- The Washington Times - Monday, January 5, 2004

“We’re back … and we’re on Mars!” exclaimed jubilant NASA Administrator Sean O’Keefe shortly after the Spirit rover signaled it had landed successfully on the red planet. Its landing signals the beginning of an exciting three-month period of discovery and may mark the opening of a period of great achievement in space.

Spirit has already sent back a series of dramatic photos from its landing point in the Gusev crater. Scientists aimed it for that point because they believe that, about 3.5 billion years ago, the crater was the bottom of a lake. Microbial life might have evolved in those waters, which later disappeared into soil and space. Spirit is unlikely to find specific signs of life during its planned 90-day mission, but it should be able to determine if water once flowed there, through the discovery of sedimentary rock or minerals formed by evaporative processes.

Spirit is likely to make many other discoveries as well. Once fully deployed, it will be able to travel over 125 feet each day, more distance than the mini-robot Sojourner traversed during the entire 1997 Pathfinder mission. Spirit’s sensor suite is of such sophistication that it has been compared to a Ph.D. field geologist. It will be able to transmit data at high speeds either directly to earth or through the orbiting Mars Global Surveyor and Mars Odyssey satellites.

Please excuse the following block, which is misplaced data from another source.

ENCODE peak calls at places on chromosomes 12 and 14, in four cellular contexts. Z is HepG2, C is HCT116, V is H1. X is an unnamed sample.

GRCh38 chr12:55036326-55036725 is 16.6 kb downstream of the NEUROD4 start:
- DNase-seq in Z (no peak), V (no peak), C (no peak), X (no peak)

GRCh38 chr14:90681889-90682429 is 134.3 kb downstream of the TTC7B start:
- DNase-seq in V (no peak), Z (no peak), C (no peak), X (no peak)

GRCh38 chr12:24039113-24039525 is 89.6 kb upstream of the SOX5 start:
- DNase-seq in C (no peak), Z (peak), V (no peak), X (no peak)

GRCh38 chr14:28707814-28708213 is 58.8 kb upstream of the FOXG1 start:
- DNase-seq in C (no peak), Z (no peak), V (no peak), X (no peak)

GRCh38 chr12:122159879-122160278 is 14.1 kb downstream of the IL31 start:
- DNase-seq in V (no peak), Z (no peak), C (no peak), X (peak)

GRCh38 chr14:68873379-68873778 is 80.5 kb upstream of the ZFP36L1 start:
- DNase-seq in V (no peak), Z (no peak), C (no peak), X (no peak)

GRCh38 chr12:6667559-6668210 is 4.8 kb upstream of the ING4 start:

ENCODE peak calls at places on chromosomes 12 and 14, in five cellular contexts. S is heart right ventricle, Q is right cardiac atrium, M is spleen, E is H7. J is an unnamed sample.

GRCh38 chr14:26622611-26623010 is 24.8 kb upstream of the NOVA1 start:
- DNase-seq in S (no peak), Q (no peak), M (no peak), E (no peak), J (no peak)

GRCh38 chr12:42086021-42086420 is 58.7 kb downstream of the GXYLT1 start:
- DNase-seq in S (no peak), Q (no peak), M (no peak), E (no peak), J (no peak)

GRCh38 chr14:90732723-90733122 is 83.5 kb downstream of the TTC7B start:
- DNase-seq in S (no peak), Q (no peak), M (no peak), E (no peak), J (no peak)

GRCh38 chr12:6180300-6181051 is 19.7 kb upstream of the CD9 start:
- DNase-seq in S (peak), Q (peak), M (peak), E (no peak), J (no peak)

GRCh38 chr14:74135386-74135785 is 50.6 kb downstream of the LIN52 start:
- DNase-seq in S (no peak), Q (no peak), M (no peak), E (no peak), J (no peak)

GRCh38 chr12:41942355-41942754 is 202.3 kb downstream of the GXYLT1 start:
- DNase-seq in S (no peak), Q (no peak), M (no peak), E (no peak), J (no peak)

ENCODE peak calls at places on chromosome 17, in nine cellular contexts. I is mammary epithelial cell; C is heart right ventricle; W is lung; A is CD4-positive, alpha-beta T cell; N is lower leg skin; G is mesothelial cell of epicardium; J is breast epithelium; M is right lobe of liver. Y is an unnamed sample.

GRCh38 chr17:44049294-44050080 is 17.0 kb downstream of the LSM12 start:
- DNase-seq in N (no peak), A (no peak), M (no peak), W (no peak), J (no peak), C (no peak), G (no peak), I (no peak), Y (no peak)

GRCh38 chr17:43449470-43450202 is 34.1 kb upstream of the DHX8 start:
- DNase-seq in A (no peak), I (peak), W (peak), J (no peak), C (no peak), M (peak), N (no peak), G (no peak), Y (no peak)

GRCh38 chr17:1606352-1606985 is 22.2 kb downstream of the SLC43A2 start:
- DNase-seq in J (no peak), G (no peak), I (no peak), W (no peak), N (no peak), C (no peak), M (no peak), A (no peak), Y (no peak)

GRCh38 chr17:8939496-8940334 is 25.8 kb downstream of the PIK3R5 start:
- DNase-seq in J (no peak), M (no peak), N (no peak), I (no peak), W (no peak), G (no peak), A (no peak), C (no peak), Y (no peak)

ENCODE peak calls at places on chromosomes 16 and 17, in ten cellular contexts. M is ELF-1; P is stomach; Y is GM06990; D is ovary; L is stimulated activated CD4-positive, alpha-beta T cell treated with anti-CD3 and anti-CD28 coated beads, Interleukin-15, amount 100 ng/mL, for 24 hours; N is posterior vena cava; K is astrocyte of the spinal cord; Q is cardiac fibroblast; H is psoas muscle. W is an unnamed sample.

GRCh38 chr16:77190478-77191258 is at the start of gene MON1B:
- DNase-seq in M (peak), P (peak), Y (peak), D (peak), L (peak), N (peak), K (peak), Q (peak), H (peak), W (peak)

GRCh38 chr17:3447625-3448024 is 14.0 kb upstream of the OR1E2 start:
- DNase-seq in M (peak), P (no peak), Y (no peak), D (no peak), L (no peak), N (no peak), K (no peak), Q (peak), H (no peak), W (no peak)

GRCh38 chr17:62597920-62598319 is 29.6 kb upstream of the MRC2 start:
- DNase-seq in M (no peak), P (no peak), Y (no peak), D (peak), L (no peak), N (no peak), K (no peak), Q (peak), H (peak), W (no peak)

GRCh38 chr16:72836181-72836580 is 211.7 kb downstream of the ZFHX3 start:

The stream of information and amazing images Spirit sends back should not overshadow the feat of engineering that put it there. Over the course of seven months, the craft traveled more than 300 million miles. It hit the planet’s atmosphere at 12,000 mph, and slowed to a stop just six minutes later with the help of a complex series of operations, including the release of its heat shield, the deployment of its parachutes and the opening of airbags, which cushioned its final landing.

Spirit’s successful landing is just one of several recent successes by NASA’s unmanned space program. On Saturday, the Stardust spacecraft successfully gathered samples of the comet Wild 2. It will return those samples of the primordial solar system to earth two years from now. Last month, the Spitzer Space Telescope, the fourth of NASA’s Great Observatories, began to provide scientists with a dazzling view of the cosmos at infrared wavelengths.

Those successes demonstrate that despite the manned space program’s current doldrums, there are plenty of individuals involved with NASA who are eager and able to rise to the challenges of the final frontier. However, summoning that spirit requires a clear vision and a specific plan. When President Bush gives his State of the Union address, Spirit will still be exploring Mars — it is likely to have been joined by its sister craft Opportunity. The names of both craft epitomize the current state of NASA’s manned program. The spirit exists to send men to the moon or to Mars. The opportunity awaits. All that is needed is the vision and the plan.

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